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By Stewart McBrideStaff correspondent of The Christian Science Monitor / December 26, 1980

San Francisco

Opening night at the Magic Theather. Drama critics, representing publications from the Village Voice to Newsweek, are jammed into the third floor 99-seat theater on the San Francisco waterfront. Tonight they outnumber the paying customers for the world premiere of "True West," the latest play by Pulitzer Prize for drama.

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The house lights dim, and in the green glow of the exit sign Shepard's harshest critic, a handsome rangy fellow in dark aviator glasses and tooled cowboy boots, slumps into the back row. He wears blue jeans, an orange T-shirt, a silver and turquoise belt buckle. He stares sternly at the stage set, the kitchen of a tract home 40 miles east of Los Angeles. In this suburban setting, "Trust West" uses a sibling rivalry to explore old myths and new realities of the American frontier. In one scene, Austin, who is writing a script for Hollywood -- a western romance -- is caught stuffing Wonder Bread into stolen chrome toasters while his brother Lee, a petty thief, axes Austin's typewriter with a 9 iron. The man with the cowboy boots in the back row begins to giggle. Now and then he cuts loose with a belly laugh. The other critics turn and glare.

To their surprise the gentleman making all the racket is the playwright. Normally his own toughest critic, tonight Shepard, twirling a single red rose, is thoroughly enjoying his newest creation.

"This is the first one of my plays I've been able to sit through night after night and not have my stomach ball up in knots of embarrassment," he later tells me in his easygoing western drawl. "I worked longer on this than any other play and rewrote it 13 times. 'True West' is the first play I've truly felt hooked up to."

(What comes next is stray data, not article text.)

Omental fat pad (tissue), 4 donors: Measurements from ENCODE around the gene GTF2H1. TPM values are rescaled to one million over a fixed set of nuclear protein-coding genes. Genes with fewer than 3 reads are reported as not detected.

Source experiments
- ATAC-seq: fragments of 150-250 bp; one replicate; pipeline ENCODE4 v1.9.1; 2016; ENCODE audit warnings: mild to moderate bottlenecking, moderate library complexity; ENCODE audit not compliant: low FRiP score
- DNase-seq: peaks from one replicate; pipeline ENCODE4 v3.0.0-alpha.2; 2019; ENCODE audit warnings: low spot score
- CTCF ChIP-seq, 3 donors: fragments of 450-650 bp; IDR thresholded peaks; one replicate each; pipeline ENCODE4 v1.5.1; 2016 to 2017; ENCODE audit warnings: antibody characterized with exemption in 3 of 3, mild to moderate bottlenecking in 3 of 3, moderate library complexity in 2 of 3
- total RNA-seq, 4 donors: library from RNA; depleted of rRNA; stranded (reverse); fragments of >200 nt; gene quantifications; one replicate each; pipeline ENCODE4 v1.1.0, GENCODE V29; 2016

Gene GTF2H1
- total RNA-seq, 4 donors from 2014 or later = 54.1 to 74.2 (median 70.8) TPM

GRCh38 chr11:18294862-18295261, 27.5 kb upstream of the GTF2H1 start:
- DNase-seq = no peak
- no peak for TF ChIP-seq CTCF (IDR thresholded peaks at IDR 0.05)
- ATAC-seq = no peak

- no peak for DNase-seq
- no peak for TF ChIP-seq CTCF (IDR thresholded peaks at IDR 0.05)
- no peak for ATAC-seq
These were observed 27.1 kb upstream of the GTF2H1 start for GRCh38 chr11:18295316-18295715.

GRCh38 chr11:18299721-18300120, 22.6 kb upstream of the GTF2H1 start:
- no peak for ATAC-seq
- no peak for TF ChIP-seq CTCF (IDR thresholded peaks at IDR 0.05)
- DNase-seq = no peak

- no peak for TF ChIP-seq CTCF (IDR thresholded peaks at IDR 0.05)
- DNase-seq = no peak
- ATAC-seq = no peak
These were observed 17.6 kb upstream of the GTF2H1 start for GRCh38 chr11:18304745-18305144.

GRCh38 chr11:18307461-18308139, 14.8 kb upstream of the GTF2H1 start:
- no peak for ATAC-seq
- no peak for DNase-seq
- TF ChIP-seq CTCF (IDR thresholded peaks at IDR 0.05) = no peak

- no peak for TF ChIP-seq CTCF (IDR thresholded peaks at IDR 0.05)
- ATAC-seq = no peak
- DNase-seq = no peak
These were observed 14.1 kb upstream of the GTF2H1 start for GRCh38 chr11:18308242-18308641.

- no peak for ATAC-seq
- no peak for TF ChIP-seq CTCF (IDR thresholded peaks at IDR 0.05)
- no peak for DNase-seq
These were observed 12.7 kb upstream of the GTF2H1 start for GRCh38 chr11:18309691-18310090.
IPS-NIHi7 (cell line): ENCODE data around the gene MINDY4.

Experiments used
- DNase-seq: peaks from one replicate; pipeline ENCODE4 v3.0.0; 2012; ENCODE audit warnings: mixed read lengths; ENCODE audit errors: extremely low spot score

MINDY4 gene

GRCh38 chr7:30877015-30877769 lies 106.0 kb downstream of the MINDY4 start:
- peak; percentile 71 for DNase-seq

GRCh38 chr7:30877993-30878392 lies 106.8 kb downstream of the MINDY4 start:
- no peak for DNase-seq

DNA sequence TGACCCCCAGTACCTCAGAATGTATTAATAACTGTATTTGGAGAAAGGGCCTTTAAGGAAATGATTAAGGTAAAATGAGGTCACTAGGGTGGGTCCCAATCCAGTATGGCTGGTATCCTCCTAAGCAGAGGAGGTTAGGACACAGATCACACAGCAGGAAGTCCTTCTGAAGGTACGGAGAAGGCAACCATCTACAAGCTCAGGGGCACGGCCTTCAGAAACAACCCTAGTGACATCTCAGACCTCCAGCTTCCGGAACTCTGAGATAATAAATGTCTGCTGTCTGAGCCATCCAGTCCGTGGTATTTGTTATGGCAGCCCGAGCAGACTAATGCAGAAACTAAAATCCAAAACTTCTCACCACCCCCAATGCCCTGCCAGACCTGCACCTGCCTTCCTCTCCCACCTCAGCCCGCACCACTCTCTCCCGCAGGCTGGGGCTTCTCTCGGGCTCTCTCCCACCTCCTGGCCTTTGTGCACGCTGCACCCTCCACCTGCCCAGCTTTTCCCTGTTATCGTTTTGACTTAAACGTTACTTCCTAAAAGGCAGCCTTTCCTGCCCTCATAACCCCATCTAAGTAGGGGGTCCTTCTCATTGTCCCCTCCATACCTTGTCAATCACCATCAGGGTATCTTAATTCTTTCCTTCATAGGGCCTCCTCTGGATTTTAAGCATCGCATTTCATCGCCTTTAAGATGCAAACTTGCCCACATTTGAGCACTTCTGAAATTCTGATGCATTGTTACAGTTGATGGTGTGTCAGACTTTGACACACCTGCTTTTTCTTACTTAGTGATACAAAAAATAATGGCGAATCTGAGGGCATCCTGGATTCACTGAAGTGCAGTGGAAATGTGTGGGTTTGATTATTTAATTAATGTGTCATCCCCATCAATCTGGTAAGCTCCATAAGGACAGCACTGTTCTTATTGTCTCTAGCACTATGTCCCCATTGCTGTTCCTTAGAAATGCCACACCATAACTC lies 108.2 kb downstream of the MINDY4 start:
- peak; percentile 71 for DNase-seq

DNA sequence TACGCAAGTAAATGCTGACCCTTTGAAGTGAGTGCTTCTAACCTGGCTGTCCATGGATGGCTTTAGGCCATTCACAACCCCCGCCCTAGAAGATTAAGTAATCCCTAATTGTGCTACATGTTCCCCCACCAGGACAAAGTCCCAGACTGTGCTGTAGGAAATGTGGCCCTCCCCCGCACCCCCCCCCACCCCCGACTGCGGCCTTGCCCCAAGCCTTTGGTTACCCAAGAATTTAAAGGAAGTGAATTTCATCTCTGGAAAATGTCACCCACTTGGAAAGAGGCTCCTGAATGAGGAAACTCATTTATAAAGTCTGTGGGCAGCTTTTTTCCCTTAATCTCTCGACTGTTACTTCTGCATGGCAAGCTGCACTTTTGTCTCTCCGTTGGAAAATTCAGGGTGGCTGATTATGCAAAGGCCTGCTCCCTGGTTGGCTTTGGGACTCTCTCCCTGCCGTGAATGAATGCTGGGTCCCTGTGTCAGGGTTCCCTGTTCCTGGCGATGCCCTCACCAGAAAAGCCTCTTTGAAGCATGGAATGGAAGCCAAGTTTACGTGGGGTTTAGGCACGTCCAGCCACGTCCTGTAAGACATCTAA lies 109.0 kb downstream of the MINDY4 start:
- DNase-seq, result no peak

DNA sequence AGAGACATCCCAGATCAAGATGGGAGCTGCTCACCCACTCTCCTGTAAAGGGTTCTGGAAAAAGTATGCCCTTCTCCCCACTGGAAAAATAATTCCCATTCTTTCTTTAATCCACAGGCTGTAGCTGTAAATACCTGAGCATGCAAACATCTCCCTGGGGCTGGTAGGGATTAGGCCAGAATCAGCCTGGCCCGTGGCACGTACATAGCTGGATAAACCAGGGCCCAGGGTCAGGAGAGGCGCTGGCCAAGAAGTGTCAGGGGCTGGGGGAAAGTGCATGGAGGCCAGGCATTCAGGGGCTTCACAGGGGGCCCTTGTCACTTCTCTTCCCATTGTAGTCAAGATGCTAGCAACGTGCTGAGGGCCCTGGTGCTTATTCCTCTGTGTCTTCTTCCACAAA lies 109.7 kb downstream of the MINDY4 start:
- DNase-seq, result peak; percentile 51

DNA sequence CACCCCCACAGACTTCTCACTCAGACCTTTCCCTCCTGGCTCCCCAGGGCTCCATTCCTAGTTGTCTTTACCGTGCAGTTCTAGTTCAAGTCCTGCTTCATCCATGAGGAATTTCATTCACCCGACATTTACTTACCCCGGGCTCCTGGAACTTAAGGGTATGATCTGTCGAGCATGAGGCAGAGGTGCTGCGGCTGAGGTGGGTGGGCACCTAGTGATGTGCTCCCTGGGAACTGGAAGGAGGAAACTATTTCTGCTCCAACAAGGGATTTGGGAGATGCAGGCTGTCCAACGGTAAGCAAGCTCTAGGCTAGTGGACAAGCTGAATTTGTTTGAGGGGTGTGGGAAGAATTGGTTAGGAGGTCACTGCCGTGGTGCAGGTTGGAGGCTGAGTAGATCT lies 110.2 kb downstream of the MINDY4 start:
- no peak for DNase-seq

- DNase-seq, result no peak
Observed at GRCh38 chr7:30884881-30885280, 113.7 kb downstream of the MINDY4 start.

That is quite a confession coming from the man who is arguably America's best practicing playwright. After Tennessee Williams, Shepard is said to be the most produced American playwright in this country. Since 1964, when he was 20 years old and his first one-act showed in an Off Off-Broadway theater more than 40 of his plays have been produced. Added to this mountainous achievement he has won seven Obie (Off-Broadway) awards, though ironically has never had one of his plays produced in a commercial Broadway theater. Among his counterculture credentials are collaborations with Bob Dylan, Michelangelo Antonioni, Mick Jagger, and New Wave poet-singer Patti Smith.

Shepard's plays are distinctly American in scope and subject: Old West cowboys, fading rock and roll stars, sci-fi monsters, Hollywood agents. Yet, like America's jazz men in the 1940s and '50s, he in many ways is better known on the other side of the Atlantic. In Europe Martin Esslin, former head of the BBC's drama division, says, "Sam Shepard ism contemporary American theater."

"True West," which opened this month in New York at the Public Theater, is thought by many critics to be the best play Shepard has ever written. It is the third in a trilogy of plays on the disintegration of the family and was preceded by "The Curse of the Starving Class" in 1977 and in 1978 by "Buried Child," for which he won the Pulitzer. "True West" is a sharp departure from his more experimental and often elliptical earlier plays.

This is his first true comedy and has the trademarks of great dramatic work: realism, well-crafted character, and economy of language. Shepard has edited out any heavy-handed metaphysical symbolism which invaded some of his earlier writing, thus making "True West" an intriguing play open to broad interpretation. The bucking bronco of the American theater has settled down, and the audience is the beneficiary.

As if maturation as a playwright were not enough, he has taken up, with startling success, a second career -- acting. Two years ago he made his debut as the mealdncholy land owner in Terrence Malick's cinematic object d'art,m "Days of Heaven." After rave reviews, Shepard was cast as the son of a Kansas preacher , alongside Ellen Burstyn in the current film "Resurrection."